Big Brother (Yes Minister)
|Yes Minister episode|
|Produced by||Sydney Lotterby|
|Original air date||17 March 1980|
"Big Brother" is the fourth episode of the BBC comedy series Yes Minister and was first broadcast 17 March 1980. This is one of only three episodes in the first series not to end with the phrase "Yes Minister".
Jim Hacker is being interviewed by Robert McKenzie for the TV current affairs programme Topic. The Minister would be happier if the line of questioning concerned cuts in bureaucracy, but McKenzie wishes to discuss the new National Integrated Database: the detailed personal records of every United Kingdom citizen, which will be held on computer by the government. He presses Hacker on the implications regarding personal privacy, and his interviewee finds himself unable to answer and resorts to stonewalling.
Hacker watches the recording in his office with Sir Humphrey Appleby, Bernard and his political advisor, Frank Weisel. The latter is not impressed with Hacker's performance and congratulates Sir Humphrey on getting him "perfectly house-trained". Sir Humphrey protests that he simply carries out the wishes of his "master" and will entertain no further questioning from Weisel. As he leaves, it comes to light that Hacker has two conflicting appointments in his diary for the next day: one a civil service function in Swansea and the other a by-election meeting in Newcastle. Both sides press upon him the importance of keeping each engagement. At first indecisive, Hacker eventually chooses to do both and requests suitable travel arrangements.
When Hacker gets home, he greets his wife, Annie, and finds her packing suitcases. It's the Hackers' wedding anniversary the next day, and Annie had been promised a trip to Paris. Hacker has completely forgotten and tells Annie about his 'double-booking'. She insists that he cancels both appointments, so he phones Bernard to do so. By the end of the conversation it becomes clear that his trip to Swansea and Newcastle is still on. Hacker confesses to his wife that he is depressed by the amount of work he is expected to do and the fact that he is perceived as a civil service spokesman. Annie urges him to get a grip on the job and be more decisive — as he was when he was the editor of Reform.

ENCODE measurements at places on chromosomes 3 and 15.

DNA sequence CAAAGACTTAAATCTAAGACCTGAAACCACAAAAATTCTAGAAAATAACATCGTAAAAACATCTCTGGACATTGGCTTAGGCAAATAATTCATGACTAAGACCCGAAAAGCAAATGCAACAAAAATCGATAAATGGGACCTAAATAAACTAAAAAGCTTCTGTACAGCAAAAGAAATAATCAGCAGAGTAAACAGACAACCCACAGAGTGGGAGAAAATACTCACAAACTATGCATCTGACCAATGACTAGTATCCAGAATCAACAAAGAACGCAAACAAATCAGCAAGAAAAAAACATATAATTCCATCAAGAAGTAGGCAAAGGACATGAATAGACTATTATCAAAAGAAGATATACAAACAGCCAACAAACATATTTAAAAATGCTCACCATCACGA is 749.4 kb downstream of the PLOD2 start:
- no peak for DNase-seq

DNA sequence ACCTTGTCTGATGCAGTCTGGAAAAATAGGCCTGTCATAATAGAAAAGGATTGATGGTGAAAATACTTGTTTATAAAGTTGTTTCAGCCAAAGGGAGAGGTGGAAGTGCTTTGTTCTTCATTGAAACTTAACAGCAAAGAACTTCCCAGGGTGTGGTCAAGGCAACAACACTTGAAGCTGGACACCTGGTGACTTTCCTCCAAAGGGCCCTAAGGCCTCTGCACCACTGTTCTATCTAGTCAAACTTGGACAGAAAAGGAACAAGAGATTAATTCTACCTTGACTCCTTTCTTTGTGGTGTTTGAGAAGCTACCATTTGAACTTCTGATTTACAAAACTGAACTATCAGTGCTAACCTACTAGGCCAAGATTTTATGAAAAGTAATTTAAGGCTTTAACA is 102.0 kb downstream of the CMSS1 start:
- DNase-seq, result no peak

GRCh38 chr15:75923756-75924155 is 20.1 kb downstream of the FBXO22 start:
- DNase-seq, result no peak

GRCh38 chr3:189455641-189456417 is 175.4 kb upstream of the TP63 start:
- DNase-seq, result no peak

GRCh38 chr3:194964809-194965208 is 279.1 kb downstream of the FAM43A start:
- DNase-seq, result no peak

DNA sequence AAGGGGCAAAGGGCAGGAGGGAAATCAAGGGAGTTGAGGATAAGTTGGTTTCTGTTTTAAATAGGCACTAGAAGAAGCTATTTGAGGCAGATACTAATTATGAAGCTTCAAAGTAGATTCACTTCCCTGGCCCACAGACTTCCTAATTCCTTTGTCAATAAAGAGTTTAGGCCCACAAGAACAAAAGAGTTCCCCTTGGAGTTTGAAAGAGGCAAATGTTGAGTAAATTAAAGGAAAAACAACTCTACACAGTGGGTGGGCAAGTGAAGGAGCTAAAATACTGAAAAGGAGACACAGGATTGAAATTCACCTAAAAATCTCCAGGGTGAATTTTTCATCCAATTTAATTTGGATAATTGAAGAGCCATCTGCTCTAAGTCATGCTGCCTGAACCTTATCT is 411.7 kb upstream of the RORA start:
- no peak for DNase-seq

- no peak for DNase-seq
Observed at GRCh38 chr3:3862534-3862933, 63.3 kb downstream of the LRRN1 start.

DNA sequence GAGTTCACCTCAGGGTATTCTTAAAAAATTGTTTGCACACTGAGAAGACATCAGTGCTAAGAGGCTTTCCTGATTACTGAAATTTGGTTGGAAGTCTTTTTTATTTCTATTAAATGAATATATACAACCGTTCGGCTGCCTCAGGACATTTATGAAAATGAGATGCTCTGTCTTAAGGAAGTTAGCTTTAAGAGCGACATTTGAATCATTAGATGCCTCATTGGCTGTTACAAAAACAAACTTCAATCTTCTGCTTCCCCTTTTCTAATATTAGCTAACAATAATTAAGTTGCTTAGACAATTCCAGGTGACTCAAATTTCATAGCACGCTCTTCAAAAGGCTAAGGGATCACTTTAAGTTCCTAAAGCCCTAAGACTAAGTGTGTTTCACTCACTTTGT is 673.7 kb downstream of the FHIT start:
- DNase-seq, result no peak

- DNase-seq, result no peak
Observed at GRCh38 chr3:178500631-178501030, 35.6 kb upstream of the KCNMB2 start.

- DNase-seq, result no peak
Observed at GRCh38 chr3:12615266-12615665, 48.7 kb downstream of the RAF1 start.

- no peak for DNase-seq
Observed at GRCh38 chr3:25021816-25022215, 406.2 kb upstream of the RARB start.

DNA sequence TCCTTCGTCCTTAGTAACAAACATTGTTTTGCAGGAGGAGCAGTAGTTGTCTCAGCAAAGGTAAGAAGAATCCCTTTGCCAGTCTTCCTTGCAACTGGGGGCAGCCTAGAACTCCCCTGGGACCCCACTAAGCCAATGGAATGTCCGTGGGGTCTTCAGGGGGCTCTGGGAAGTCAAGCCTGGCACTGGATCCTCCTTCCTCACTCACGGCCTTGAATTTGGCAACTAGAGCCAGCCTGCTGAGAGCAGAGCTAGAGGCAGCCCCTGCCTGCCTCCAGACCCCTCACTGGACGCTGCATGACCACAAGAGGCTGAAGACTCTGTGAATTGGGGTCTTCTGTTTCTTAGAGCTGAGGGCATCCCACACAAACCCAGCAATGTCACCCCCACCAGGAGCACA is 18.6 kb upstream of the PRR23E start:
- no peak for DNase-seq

When Hacker next meets Sir Humphrey, he demands that certain safeguards in respect of the National Database be enacted immediately. He wants all citizens to be allowed to see their own files and legislation to prevent unauthorised access. Sir Humphrey is concerned that implementing such complex regulations will take a long time. Hacker points out that the database has been in development since his predecessor's time and that any difficulties must have already been discussed. However, Sir Humphrey's lips are sealed regarding any past conversations. Bernard enters with news of another TV programme, World in Focus, on which the Minister has been invited to talk about the database once more. Again conflicted, Hacker eventually decides to take part.
Later, Hacker chances upon Tom Sargent, his predecessor as Minister for Administrative Affairs, and sits down for a chat. Sargent enlightens Hacker as to the nature of Sir Humphrey's stalling technique. This comprises a five-stage plan that will ensure that nothing is achieved at any time between general elections, while also swamping his Minister with paperwork, thus effecting the desired state of "creative inertia". He specifically tells Hacker to look in the bottom of his fifth red box that evening to find Sir Humphrey's reasons for not proceeding with the proposed safeguards for the National Integrated Database.
That night, Hacker does indeed discover the memo in question and, at Annie's urging, rings Sir Humphrey to tell him — despite it being 2.00am. He also has in his possession Tom Sargent's original draft proposals.
The next morning, Hacker discusses the proposed safeguards with Sir Humphrey, and is careful to mark down each of his predicted resistance methods as he uses them. Nevertheless, the Permanent Secretary is stubborn in his refusal to co-operate. As Bernard enters with Hacker's 'announced' diary arrangements, he unknowingly gives his Minister a second line of attack.
As a horrified Sir Humphrey watches on TV, Hacker uses his appearance on World in Focus to inform the nation that the safeguards to the database will definitely be in place, and that Sir Humphrey has staked his reputation on it.
The next morning, Sir Humphrey (who claims to have been working all night) presents Hacker with a list of his desired recommendations. The Minister then delivers his coup de grâce and surprises Sir Humphrey with Tom Sargent's completely identical set of proposals from the previous government.
|Paul Eddington||Jim Hacker|
|Nigel Hawthorne||Sir Humphrey Appleby|
|Derek Fowlds||Bernard Woolley|
|Robert Urquhart||Tom Sargent|
|Frederick Jaeger||Godfrey Finch|
|Diana Hoddinott||Annie Hacker|
|Neil Fitzwiliam||Frank Weisel|
|Andrew Lane||Topic Floor Manager|
|Sheila Ferris||Topic Director|
|Matthew Roberton||Topic Crew Man|